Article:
No book work for the children on their birthdays is one of our family traditions. It means that we can have a relaxed start to the day, and they can have time to play with any new presents and start any new books.
This makes it easier to fit in another birthday tradition - the birthday child's choice of breakfast. We often cook breakfast anyway, but the children usually choose pancakes for breakfast on their birthdays, which is a bit more time consuming.
When the children were younger, we allowed them to choose what theme or design that they would like for their birthday cake, and we would attempt to make what they asked for. As they have grown older, they have increasingly wanted to help make their own cakes, especially with the decoration.
My eldest helped quite a bit with his dalek cake last year:
My 8 year old covered his dinosaur cake in smarties:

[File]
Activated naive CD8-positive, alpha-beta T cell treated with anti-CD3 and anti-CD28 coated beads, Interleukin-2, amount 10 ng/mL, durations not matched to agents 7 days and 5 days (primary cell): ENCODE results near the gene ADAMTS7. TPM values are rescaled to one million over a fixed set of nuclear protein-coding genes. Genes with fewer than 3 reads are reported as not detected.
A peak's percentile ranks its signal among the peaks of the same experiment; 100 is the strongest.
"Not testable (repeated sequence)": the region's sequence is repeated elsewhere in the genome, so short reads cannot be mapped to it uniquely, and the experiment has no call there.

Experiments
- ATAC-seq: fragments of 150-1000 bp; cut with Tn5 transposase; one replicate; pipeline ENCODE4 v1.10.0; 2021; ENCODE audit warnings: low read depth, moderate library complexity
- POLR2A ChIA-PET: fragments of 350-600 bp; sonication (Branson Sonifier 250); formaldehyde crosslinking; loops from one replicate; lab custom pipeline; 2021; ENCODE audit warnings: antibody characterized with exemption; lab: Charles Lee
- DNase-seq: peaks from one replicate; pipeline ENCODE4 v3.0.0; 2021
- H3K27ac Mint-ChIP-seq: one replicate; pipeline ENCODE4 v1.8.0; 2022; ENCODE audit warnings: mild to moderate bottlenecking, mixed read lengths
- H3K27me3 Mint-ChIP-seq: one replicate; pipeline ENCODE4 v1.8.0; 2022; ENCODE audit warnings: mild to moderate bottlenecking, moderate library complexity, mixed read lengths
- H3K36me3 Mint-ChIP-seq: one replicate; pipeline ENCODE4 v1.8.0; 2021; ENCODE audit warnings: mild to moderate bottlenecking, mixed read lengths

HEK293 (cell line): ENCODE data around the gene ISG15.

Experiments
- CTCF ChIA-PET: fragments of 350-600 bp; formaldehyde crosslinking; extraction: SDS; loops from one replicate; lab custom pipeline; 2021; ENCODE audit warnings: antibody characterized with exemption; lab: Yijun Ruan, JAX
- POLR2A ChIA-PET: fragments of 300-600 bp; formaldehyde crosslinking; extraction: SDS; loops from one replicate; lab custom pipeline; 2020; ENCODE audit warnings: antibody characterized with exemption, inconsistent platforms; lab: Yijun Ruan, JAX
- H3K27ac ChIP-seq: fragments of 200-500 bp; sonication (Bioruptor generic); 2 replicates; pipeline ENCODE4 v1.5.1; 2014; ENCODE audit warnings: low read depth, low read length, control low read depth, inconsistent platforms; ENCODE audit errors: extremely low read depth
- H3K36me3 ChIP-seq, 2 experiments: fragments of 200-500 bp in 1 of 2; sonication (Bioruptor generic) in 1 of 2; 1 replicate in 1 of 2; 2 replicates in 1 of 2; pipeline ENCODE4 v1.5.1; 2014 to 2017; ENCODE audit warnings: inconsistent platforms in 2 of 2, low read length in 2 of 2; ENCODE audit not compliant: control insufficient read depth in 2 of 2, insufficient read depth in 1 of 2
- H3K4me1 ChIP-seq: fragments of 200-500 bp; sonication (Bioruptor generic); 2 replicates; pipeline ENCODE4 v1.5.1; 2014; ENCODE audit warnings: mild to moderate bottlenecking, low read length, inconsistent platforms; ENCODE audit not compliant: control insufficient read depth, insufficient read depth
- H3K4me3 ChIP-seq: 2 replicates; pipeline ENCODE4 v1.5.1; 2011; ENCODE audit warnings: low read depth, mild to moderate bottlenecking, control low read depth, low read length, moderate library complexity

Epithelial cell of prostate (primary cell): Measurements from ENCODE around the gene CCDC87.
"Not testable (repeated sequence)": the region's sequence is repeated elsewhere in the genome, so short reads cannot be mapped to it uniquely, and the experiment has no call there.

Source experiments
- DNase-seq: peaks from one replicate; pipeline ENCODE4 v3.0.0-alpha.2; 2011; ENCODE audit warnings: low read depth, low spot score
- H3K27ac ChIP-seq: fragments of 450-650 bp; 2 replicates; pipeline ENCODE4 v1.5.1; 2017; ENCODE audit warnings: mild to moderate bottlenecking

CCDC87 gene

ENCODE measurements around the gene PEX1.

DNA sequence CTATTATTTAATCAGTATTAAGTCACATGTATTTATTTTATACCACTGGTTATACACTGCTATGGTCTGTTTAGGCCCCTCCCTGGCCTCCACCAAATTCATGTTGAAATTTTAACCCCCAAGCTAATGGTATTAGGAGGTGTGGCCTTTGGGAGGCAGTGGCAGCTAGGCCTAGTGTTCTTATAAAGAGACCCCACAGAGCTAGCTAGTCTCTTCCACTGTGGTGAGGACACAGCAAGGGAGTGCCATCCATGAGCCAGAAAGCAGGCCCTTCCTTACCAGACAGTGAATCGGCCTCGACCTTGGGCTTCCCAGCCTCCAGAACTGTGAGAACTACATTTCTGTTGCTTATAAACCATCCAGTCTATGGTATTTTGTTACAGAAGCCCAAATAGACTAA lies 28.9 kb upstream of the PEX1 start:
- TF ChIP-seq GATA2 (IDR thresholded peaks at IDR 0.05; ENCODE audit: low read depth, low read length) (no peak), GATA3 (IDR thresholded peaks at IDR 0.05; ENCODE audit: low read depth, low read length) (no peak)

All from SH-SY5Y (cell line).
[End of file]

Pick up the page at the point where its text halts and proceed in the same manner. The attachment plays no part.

Yesterday, my now 10 year old spent hours in the kitchen creating this masterpiece, with very little help from me at all:
|The finished cake...|
|...with a surprise in the middle!|
He loves baking, and has been planning this for weeks.
When my eldest turned 10, we decided that we'd add two new "gifts" for his birthday: a new privilege, and an additional responsibility. We did the same for our second son today. He will now receive a more substantial (though still not enormous) amount of weekly pocket money, and he has some additional cleaning to do each week. It's not a massive change - he already has a fair number of regular chores - but it is a way of us indicating that we expect his responsibilities to increase as he gets older, and that the freedoms and privileges that come with age are tied to these responsibilities.
Of course, we also have presents and cards, and often a party or at least a birthday tea with friends (depending on the preferences of each child). Often, our celebrations are fairly simple, but they are remembered fondly and anticipated eagerly.